Exploratory Testing Strategies: Improve your Product

Exploratory Testing Strategies: Improve your Product

Exploratory testing is a testing technique that does not rely on pre-defined test cases or scripts. Instead, testers use their knowledge of the software under test to explore, evaluate, and find bugs within it. This approach to testing is flexible, inquisitive, efficient, and requires little to no documentation.

We have already covered What is Exploratory testing, and in this article, we will build on that knowledge and explore some of the different strategies that can be used for exploratory testing. As well as, discuss the benefits and drawbacks of each strategy, including some tips for using them effectively. 

The Benefits Of Exploratory Testing

Exploratory testing can be beneficial for product testing at many stages in the product development lifecycle, here's how:

Finding bugs that are exposed through real-world use

This testing technique allows testers to walk a mile in the users' shoes. Exploratory testing allows testers to interact with the software as a user would, identifying usability, functionality, or performance issues that may not be found with scripted tests.

Where the unexpected is expected

The tester can begin testing with little prior preparation, only requiring a test charter to establish the objectives. There is no need for designing or refactoring test cases. This can be a benefit, as it allows testers to be more creative and dynamic in their testing, and find bugs from a fresh viewpoint, that otherwise would have been missed. As well as get into the actual testing much faster.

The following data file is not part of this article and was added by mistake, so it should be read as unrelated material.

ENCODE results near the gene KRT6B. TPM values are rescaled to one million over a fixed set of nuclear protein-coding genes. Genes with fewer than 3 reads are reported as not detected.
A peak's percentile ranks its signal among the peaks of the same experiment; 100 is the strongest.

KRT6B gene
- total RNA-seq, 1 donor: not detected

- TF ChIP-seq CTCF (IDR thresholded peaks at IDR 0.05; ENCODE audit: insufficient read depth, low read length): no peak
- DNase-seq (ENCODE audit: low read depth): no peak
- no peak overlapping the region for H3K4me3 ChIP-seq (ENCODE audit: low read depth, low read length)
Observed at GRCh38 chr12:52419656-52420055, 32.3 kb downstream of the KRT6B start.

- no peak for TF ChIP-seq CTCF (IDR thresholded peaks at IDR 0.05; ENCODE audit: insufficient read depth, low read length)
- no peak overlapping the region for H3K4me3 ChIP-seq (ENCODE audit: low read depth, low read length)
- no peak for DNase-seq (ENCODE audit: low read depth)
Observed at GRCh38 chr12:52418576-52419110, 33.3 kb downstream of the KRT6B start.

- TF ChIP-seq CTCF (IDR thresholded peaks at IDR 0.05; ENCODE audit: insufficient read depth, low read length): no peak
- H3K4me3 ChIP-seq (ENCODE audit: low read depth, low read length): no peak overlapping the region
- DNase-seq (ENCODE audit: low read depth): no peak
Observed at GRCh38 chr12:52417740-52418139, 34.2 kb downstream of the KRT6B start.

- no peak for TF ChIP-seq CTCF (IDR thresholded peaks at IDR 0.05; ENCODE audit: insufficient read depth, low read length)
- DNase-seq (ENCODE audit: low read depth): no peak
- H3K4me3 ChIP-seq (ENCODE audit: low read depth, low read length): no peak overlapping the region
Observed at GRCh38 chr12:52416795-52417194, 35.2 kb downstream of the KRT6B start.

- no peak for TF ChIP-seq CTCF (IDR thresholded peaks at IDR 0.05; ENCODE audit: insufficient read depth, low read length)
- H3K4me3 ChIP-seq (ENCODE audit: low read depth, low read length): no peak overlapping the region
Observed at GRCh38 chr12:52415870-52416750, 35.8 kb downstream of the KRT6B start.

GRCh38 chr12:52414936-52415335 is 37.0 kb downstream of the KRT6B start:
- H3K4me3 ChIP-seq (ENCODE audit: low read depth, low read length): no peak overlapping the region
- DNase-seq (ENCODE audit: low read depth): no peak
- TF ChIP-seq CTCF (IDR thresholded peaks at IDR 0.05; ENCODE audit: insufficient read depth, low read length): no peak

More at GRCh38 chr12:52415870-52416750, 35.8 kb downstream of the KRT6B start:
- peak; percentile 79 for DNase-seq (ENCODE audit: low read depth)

Increased ability to find critical defects

Test cases can be created based on potential issues and outcomes which is why scripted testing can be limited to confirmation bias and other Psychological Factors That Affect Testing. Exploratory testers can think outside the box and find flaws that other testers might have missed because they are not limited by predetermined instructions, and have more freedom to see these errors.

“Bugs are like Schrödinger's Cat: They're both there and not there until you use them”

Exploratory Testing Strategies

It is beneficial to refresh the testing strategies used on testable products to keep testers engaged and improve the efficiency of product testing quality.

Here are some exploratory testing strategies that can be used to improve product testing quality:

Testing from different perspectives

Testing from different perspectives is beneficial because it can help testers identify a wider range of bugs and defects. When testers only test from one perspective, they may only be able to find bugs within their own bias, or without seeing the wider scope of the solutions being tested. 

By testing from the perspectives of different users, testers can uncover bugs that would not be found otherwise. Some examples of different users are:

  • A Power User: This user is well-versed in technology and has experience using similar systems or products. They know the ins and outs of the software, so they know where and when to click to have a smooth experience.